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ELECTION 2022

Benefits of child-spacing

WEDNESDAY LIFE
By Angella Wali | Oct 21st 2015 | 2 min read
 

NAIROBI: Why is the first-born jealous of the second-born? Why is the third-born jealous of the second-born? Why is the last-born most of the time termed as “the favourite”?

It is all about attention and the same principles apply when it comes to child nutrition and parental care. When a baby is born, it is recommended that they be exclusively breastfed for the first six months, after which other foods and fluids can be introduced.

Breastfeeding, however, needs to continue until the child is at least two-years-old.

Breast milk gives the baby infection-fighting property (antibodies), which builds and boosts the child’s immunity, thus reducing the risk of infections and malnutrition, especially since their immune system is not fully developed at that age.

It is, therefore, important to space children by at least two years to ensure a child gets proper nutrition. Once the mother becomes pregnant again before the child is two-years-old, she can no longer breastfeed this child, thus increasing his chances of getting infections, which can lead to malnutrition and ultimately result in poor child feeding practices. This leads to poor attention towards the child.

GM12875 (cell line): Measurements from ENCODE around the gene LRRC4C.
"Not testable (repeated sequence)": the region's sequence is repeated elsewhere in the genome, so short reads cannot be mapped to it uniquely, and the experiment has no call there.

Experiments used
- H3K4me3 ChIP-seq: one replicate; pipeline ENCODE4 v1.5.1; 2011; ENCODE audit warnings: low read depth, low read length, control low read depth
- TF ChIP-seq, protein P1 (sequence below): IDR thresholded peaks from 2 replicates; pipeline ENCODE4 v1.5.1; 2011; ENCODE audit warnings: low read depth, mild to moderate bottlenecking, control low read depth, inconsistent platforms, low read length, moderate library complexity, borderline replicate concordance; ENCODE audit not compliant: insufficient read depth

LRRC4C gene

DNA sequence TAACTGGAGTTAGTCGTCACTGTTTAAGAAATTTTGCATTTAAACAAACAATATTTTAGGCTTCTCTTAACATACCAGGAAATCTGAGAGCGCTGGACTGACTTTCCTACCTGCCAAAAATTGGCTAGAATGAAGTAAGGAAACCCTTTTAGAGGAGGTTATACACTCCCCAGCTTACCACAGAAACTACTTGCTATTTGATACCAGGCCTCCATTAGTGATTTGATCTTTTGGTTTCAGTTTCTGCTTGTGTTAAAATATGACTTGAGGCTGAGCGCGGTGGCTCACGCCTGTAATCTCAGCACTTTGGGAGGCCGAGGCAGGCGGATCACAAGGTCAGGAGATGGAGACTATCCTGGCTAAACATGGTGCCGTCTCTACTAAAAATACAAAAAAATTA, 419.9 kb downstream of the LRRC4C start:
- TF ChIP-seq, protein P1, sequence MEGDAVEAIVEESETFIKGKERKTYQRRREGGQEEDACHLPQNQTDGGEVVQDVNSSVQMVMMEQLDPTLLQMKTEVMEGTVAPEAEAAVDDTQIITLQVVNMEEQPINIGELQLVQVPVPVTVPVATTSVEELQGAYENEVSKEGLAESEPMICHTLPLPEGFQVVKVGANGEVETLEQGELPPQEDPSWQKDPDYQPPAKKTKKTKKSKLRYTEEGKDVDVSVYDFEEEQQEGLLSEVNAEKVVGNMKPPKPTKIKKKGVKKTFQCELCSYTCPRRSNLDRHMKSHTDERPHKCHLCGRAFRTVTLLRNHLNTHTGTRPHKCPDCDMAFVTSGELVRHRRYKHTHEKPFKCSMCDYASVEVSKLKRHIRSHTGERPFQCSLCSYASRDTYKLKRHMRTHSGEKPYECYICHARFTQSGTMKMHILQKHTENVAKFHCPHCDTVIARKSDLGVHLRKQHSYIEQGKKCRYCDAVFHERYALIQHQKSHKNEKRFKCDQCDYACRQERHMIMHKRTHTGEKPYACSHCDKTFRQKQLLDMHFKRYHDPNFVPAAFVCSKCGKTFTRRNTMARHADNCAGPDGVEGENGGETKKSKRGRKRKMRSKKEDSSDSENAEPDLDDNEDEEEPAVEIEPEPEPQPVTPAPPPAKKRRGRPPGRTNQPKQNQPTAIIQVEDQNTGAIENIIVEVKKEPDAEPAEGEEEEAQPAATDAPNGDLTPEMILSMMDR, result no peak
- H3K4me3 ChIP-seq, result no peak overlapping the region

Implications on the unborn child are also serious. Once a woman is pregnant, her nutrition status is also at risk as she is the sole source of all that the foetus inside her needs to grow: nutrients, energy, immunity, blood, brain function. The mother’s reserves become drained and she needs to constantly compensate for this through eating a larger share than normal and through supplementation.

After delivery, the mother will need enough time to recover her nutrition status and immunity so as to provide the next foetus adequate nutrition for proper growth and development. This recovery period is the two years that I am referring to. Once a pregnant woman has adequate supplies, chances of having a pre-term or low-birth weight baby are significantly reduced.

Child spacing, therefore, needs to be advocated for through family planning and nutrition education if we are to combat child under-nutrition and reduce the number of pre-term and low weight births.

 

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